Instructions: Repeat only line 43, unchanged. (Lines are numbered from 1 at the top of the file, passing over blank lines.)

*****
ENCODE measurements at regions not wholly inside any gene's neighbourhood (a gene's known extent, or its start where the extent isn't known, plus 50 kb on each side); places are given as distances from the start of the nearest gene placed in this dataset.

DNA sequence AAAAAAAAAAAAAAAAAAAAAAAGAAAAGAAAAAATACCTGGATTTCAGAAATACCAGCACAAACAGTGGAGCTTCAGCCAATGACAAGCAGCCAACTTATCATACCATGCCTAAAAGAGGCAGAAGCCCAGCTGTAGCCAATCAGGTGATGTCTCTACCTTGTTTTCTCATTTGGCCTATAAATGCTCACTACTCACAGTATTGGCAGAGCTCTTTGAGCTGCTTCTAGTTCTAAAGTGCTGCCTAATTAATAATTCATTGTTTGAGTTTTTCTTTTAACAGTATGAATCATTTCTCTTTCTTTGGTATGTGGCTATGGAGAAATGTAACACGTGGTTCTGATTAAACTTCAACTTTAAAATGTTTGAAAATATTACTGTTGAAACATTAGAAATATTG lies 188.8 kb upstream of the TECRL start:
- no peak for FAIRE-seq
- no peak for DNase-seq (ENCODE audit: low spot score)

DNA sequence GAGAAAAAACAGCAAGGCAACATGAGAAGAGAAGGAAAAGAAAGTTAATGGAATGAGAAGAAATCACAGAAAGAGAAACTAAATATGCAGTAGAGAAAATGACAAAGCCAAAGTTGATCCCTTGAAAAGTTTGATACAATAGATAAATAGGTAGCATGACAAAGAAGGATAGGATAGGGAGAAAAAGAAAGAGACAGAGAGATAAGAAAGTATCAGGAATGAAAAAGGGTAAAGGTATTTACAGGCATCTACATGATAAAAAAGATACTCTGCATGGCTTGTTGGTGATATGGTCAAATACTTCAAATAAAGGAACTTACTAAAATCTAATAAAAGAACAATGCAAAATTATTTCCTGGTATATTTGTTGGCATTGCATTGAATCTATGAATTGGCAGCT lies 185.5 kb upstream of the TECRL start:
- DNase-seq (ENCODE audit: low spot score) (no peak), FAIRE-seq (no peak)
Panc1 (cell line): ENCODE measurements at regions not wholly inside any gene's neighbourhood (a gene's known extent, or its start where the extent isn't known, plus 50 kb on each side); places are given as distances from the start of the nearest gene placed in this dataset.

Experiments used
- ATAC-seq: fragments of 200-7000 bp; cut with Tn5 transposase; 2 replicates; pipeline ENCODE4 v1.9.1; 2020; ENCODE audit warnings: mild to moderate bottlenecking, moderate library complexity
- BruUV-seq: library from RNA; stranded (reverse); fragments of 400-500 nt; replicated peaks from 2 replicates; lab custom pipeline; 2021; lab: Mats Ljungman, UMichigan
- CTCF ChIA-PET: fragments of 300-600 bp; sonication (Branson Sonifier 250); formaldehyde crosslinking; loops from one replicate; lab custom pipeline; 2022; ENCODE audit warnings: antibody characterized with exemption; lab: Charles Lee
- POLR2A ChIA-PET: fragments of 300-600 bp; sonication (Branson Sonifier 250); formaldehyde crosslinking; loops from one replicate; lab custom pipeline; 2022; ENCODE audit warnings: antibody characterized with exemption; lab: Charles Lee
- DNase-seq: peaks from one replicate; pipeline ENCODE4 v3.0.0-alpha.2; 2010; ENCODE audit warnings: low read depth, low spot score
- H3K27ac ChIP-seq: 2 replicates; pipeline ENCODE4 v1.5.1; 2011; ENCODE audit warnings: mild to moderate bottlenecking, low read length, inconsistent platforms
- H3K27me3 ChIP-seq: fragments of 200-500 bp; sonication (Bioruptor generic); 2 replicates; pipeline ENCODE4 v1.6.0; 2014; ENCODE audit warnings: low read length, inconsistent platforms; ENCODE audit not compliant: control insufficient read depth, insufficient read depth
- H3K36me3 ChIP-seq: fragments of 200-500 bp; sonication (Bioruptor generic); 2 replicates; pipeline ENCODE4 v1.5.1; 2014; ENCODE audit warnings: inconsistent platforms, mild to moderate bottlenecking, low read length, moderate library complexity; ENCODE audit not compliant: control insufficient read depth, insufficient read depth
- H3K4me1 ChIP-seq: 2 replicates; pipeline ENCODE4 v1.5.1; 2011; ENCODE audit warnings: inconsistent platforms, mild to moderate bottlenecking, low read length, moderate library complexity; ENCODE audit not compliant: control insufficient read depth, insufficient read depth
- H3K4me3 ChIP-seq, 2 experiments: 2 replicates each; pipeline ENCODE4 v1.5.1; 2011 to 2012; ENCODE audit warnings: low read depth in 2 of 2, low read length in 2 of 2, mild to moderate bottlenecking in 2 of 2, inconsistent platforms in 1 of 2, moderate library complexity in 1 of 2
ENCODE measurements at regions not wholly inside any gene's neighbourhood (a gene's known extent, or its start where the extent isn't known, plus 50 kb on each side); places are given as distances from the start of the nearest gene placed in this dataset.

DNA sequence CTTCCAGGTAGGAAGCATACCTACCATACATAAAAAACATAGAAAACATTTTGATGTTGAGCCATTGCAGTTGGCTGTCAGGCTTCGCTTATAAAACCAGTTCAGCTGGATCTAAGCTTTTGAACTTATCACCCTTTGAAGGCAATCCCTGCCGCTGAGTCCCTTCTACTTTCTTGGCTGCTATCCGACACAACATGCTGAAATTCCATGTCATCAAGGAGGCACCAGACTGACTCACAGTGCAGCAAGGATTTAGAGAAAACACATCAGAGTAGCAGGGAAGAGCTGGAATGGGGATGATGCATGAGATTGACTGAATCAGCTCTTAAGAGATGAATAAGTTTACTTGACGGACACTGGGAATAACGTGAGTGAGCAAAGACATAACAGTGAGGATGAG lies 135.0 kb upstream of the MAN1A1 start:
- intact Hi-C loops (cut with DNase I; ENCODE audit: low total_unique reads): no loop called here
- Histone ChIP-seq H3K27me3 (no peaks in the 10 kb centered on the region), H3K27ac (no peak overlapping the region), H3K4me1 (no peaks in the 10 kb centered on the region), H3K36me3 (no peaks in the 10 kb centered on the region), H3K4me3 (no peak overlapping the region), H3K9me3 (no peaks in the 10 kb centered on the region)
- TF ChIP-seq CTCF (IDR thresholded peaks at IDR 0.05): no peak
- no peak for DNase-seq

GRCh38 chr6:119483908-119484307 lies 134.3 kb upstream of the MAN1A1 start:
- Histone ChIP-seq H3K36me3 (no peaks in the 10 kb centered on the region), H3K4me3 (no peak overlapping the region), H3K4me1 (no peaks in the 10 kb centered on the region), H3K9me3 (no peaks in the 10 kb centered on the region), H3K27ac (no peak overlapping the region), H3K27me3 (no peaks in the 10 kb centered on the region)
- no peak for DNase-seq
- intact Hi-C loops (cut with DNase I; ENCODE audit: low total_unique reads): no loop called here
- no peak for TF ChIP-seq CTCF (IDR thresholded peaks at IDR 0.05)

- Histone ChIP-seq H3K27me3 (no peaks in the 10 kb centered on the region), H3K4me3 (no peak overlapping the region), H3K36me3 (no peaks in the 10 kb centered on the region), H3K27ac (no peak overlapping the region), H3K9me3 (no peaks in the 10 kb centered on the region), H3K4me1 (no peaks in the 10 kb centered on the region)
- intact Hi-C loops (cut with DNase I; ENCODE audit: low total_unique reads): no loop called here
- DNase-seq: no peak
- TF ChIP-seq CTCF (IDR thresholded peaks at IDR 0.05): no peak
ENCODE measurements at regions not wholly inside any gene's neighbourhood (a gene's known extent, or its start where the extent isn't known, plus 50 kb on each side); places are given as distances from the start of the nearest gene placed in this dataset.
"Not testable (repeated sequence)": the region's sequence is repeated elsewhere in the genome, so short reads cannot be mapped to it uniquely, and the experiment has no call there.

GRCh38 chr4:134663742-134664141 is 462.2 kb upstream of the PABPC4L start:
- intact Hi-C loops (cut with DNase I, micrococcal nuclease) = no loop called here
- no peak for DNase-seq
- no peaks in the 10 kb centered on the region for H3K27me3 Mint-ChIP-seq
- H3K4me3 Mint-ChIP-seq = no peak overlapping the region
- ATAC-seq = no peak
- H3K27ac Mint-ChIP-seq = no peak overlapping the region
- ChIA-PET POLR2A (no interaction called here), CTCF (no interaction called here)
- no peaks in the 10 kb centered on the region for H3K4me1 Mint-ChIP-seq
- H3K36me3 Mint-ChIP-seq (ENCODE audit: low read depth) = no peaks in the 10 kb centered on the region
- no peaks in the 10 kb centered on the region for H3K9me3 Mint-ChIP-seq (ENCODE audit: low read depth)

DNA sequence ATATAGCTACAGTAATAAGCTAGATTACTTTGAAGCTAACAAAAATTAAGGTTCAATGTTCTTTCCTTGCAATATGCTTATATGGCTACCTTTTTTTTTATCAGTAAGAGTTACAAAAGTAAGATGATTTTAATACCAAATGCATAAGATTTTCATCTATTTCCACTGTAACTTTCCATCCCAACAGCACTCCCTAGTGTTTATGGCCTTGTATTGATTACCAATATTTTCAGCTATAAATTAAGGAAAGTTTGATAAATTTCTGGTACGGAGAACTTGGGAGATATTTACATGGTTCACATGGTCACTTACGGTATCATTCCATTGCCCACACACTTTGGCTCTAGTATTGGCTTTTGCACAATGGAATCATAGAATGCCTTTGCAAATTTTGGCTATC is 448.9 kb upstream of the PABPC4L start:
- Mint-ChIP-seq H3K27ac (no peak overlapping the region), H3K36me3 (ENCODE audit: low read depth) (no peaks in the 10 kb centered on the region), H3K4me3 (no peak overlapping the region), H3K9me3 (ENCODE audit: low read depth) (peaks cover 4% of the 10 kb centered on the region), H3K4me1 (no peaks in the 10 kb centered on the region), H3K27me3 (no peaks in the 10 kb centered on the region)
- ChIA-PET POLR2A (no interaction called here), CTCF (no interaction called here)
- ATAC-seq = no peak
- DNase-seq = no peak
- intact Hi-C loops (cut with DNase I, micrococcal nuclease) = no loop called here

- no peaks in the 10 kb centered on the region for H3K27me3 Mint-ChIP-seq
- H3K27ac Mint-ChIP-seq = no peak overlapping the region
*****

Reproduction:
- ChIA-PET POLR2A (no interaction called here), CTCF (no interaction called here)